In the late morning hours of November 11, 1918 the 28th North West Battalion, 6th Canadian Infantry Brigade, under heavy German machine gun fire, crossed the Canal du Centre into the Belgian town of Ville-sur-Haine.
The patrol, intent on finding the machine gunner who had harassed them during the crossing, moved toward a row of houses along the canal. They entered the first home, only to discover the Germans had fled out the back. The patrol pursued to the neighboring house, but again, they were too late, the Germans had fled.
A twenty-five year old Canadian soldier stepped out of the house onto the street and was fatally shot in the heart by a German sniper. His name was George Lawrence Price. The time was 10:58 AM, two minutes before the 11:00 AM armistice cease-fire to end the Great War.
Born and raised in Falmouth, Nova Scotia, George Lawrence Price was the last allied soldier to be killed in World War I. His body was laid to rest at the St Symphorien military cemetery, just southeast of Mons, in Belgium.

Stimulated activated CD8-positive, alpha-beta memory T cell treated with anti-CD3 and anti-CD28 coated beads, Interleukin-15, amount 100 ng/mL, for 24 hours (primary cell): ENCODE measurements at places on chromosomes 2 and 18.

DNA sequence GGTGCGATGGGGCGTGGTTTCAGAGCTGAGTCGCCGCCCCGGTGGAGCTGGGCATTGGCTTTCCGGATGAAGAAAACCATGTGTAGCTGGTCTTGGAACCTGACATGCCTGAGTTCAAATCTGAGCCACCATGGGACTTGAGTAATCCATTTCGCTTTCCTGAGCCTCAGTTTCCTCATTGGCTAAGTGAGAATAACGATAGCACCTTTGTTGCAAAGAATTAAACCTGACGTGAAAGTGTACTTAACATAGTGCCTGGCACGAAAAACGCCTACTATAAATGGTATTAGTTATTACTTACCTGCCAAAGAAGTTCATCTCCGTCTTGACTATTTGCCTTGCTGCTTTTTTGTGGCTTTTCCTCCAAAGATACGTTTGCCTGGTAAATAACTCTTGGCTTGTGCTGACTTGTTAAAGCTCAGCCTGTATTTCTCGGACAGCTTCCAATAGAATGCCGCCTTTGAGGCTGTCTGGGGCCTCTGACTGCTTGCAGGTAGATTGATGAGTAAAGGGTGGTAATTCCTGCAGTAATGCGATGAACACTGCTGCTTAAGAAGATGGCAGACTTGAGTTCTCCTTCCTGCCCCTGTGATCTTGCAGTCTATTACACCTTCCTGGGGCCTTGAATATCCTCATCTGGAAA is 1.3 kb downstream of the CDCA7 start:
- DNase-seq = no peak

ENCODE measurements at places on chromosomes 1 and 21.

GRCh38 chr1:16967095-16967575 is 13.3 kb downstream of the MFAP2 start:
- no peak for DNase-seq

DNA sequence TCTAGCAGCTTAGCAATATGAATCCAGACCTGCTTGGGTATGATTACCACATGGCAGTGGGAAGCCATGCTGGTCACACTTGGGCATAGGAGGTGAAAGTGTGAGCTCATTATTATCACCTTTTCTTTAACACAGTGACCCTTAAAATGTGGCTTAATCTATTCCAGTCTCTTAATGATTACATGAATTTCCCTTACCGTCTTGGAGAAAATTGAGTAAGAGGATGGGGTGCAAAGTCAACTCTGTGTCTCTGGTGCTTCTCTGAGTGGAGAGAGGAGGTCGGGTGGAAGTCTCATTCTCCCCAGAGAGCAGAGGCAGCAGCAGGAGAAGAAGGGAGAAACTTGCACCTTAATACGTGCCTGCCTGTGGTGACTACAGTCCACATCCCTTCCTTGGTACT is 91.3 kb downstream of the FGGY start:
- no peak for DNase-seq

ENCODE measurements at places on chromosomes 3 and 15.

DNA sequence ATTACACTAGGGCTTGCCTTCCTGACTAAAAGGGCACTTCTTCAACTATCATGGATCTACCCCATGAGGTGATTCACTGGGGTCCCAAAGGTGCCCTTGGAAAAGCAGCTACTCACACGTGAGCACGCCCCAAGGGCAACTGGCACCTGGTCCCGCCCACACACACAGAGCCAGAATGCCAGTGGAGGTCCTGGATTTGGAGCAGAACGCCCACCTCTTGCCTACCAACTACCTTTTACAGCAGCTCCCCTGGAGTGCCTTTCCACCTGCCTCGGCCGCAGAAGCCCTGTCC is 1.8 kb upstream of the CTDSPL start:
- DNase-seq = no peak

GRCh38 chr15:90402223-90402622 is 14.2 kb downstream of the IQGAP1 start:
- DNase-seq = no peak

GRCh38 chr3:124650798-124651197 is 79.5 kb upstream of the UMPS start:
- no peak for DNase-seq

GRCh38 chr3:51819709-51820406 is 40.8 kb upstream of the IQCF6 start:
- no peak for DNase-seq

In 1968, at the 50th anniversary of his death, surviving members of his battalion erected a plaque near the spot where he fell, which read:
To the memory of 256265 Private George Lawrence Price, 28th North West Battalion, 6th Canadian Infantry Brigade, 2nd Canadian Division, killed in action near this spot at 10.58 hours, November 11th, 1918, the last Canadian soldier to die on the Western Front in the First World War. Erected by his comrades, November 11th, 1968.
This November 11, please take a moment to remember all those who have fallen.